Work and Travel in Latvia

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Latvia is a popular destination for both bachelor parties and for backpackers visiting the Baltic States and moving into Poland. But the capital of Riga is about so much more than drinking heavily and general debauchery. The country as a whole has so much more to offer.

If you want to work and travel in Latvia we’re going to show you everything you need to know about the country. Our travel guide to Latvia will be the only travel guide you need.

1. Distribute Supplies in Latvia

First of all, the concept of volunteerism in Latvia is a new concept, so potential roles are limited. But with a bit of research, you can find plenty of work.

One of the volunteering opportunities in Latvia is to help charities as they distribute food and clothing to the poor. This role is simple and it will connect you to the places where tourists traditionally don’t go. You’ll be able to connect with locals and you’re doing a job that adds real value to people in the area.

2. Work in a Hostel in Latvia

Latvia’s mainly known for the immense amount of backpackers that flock here every year, buoyed by the cheap flights from across Europe. Working in a hostel is a viable way to work in Latvia and extend your time here.

Take note, though, that many of the hostels here are designed for people who want to party. As a volunteer, you may be expected to do more than mere cleaning. Many hostels hire volunteers who can also organise pub crawls, game nights, and more.

These volunteer jobs in Latvia are about creating a great atmosphere in the hostel.

3. Volunteer in Orphanages in Latvia

Latvia has a lot of orphanages in the country. With the lack of volunteering opportunities in Latvia, this is one of the few that you can participate in.

Thankfully, English is one of the most widely taught languages in the country, so it’s not necessary to be able to speak Latvian or Russian.

Your job in an orphanage will often involve spending time with the children, including taking them on trips to go canoeing, skiing, and more. It’s also helpful if you’re a native English speaker because you’ll be able to help them with their English.


What you need to know about Latvia is that it’s part of the Schengen Zone. Anyone in the UK (until Brexit) and anyone within the European Union (EU) can work and travel in the country for as long as they like without applying for any form of visa.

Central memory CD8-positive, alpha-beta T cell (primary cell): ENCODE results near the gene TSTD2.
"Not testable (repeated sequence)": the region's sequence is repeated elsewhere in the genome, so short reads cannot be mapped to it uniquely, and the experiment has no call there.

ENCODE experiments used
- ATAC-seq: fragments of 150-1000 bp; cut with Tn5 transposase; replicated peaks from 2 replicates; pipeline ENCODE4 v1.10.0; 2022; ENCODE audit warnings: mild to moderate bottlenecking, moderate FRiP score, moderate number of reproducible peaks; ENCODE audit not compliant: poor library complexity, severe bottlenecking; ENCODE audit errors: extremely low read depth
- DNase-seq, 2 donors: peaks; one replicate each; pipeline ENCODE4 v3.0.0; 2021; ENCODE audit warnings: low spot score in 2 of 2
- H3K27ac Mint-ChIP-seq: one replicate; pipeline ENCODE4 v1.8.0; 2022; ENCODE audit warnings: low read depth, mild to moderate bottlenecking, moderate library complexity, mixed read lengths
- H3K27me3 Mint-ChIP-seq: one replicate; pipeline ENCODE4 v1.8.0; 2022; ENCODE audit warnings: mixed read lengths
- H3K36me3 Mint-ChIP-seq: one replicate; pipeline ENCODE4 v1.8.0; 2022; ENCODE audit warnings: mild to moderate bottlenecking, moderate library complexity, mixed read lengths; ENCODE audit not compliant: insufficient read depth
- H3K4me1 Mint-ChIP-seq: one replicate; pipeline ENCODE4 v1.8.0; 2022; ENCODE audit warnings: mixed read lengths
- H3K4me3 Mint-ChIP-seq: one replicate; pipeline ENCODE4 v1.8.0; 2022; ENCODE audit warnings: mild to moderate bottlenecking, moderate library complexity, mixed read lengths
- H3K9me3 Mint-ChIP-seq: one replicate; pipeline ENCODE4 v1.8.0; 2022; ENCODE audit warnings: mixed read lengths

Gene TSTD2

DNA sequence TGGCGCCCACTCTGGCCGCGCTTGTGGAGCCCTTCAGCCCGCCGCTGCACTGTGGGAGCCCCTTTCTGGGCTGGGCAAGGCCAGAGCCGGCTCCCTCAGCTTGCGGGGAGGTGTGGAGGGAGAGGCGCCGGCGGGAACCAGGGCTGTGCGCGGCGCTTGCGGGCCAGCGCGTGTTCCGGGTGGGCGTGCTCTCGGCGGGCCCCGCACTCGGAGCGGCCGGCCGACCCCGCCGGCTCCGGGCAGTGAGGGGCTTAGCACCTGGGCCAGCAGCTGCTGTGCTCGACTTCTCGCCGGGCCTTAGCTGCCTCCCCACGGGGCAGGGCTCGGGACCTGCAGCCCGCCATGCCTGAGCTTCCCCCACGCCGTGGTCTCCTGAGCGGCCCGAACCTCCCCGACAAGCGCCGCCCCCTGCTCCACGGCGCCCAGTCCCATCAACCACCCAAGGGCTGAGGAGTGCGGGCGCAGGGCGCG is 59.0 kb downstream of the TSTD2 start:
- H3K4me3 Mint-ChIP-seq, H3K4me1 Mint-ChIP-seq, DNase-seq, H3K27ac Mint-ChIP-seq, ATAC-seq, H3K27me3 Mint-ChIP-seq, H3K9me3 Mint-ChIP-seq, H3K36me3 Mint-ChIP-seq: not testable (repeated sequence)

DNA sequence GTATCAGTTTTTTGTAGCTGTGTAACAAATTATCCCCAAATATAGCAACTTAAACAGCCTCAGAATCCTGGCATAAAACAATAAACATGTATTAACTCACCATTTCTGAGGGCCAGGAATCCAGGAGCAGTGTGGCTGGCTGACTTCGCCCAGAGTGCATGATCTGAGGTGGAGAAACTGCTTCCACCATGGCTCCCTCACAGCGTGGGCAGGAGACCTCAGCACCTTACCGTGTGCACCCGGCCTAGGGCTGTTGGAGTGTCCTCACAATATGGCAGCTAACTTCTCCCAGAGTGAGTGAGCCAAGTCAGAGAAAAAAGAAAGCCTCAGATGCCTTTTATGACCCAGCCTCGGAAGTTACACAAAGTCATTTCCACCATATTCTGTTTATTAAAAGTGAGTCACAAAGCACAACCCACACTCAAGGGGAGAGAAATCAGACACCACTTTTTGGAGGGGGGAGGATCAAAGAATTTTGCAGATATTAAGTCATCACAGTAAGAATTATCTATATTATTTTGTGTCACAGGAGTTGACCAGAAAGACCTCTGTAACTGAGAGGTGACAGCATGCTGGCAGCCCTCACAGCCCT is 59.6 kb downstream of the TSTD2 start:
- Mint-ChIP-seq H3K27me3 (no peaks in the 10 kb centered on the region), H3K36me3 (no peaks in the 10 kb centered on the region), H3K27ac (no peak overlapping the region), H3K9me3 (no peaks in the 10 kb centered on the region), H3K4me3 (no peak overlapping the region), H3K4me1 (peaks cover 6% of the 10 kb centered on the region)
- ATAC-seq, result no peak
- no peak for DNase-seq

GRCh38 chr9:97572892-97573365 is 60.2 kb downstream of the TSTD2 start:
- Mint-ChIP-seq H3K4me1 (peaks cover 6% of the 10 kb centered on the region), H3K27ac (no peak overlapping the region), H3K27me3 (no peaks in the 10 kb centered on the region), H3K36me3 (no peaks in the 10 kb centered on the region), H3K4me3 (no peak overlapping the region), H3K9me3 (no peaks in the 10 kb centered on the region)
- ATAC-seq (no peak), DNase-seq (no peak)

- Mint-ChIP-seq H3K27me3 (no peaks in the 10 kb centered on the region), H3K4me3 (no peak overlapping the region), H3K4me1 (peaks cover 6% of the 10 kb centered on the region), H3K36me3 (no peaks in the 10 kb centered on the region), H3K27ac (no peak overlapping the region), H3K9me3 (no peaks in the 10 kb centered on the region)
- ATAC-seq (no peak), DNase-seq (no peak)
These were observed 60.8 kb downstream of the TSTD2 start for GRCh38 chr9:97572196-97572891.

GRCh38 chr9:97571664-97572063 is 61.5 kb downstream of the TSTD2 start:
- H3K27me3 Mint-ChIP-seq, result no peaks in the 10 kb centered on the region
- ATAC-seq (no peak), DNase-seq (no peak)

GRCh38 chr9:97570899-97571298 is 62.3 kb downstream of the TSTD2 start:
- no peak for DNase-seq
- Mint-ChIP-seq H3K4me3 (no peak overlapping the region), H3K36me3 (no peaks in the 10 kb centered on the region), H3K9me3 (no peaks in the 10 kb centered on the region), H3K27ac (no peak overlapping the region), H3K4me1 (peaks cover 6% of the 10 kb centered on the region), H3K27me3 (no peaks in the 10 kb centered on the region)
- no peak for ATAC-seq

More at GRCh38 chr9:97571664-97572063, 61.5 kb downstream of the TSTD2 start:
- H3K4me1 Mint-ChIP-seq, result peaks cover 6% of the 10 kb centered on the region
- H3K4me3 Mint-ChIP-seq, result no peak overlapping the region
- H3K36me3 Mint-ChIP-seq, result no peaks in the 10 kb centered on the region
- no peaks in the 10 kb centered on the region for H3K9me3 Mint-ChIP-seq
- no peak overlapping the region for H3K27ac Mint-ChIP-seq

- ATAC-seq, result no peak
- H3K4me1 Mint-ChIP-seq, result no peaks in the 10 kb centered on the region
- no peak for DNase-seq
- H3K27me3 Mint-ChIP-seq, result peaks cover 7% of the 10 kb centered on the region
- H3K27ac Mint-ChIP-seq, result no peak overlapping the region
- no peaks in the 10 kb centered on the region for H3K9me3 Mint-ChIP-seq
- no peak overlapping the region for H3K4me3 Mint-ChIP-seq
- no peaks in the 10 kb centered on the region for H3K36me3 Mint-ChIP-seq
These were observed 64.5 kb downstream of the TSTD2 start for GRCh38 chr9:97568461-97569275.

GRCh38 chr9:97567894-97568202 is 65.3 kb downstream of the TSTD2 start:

Citizens of North America, Japan, South Korea, Australia, and New Zealand are able to get a Schengen visa when they arrive in the zone. This entitles them to 90 days in the whole of the Schengen Zone. Afterwards, you will be required to leave for at least 90 days before you can obtain another one.

For most other nationalities, they will need to apply for a Schengen visa in advance. This gives them the same benefits as those who can get one when they arrive.

This policy applies to South Africans, Russians, and Chinese citizens.

It’s widely expected that a full e-visa system with an equivalent to the American ESTA will be going live in the next few years to make the process of applying for a Schengen visa even easier.



Latvia enjoys the classic four seasons of Europe. Spring time is the perfect time for a homestay. There are many farms in Latvia that actively encourage foreign volunteers to come. In exchange for free food and accommodation, you will be expected to work on a farm.

It’s a great way to meet real locals and get a taste of normal life in Latvia.


The summer season is by far the best time to travel in Latvia. You’ll have a range of different roles to choose from. The main seasonal skill required is hostel workers. You’ll be able to choose from a lot of hostels in Riga and elsewhere.

Many of the rural hostels are only open during the summer season, so if you want to work and travel in Latvia and its rural areas this is the time to do it. You’ll see a side of the country that the majority never ever get to see.

Furthermore, you’ll be able to take advantage of summer camps. These summer camps are designed for children’s school holidays. A lot of them are sports camps, but you can also find language camps, theatre camps, and a variety of other arts and crafts camps.

Some of them are in the remote areas of Latvia, whereas others are held in community centres in major cities.


Autumn is another good time for volunteering opportunities in Latvia. You’ll have the chance to teach English to young Latvians in schools.

Many families will want to employ private tutors. This may be as part of a homestay or a few hours every week. You’ll find it beneficial to possess a TEFL qualification, but it’s far from necessary, particularly if you’re a native speaker working on a private basis.


Winter isn’t recommended for travel in Latvia. It can be difficult to find work in Latvia because temperatures can be bitterly cold. There are occasionally opportunities in ski resorts, but the majority of these jobs tend to go to locals, unless you have a lot of qualifications.


Latvia has a long history of foreign travellers. Its association with the European Union (EU) means that there are no problems with foreigners who want to volunteer here. Countries like Latvia are some of the easiest countries to work in for people who are working and travelling for the first time.

Plus the lack of a language barrier means you’ll be able to connect with the vast majority of Latvians you come into contact with.

Are you ready to work and travel in Latvia?

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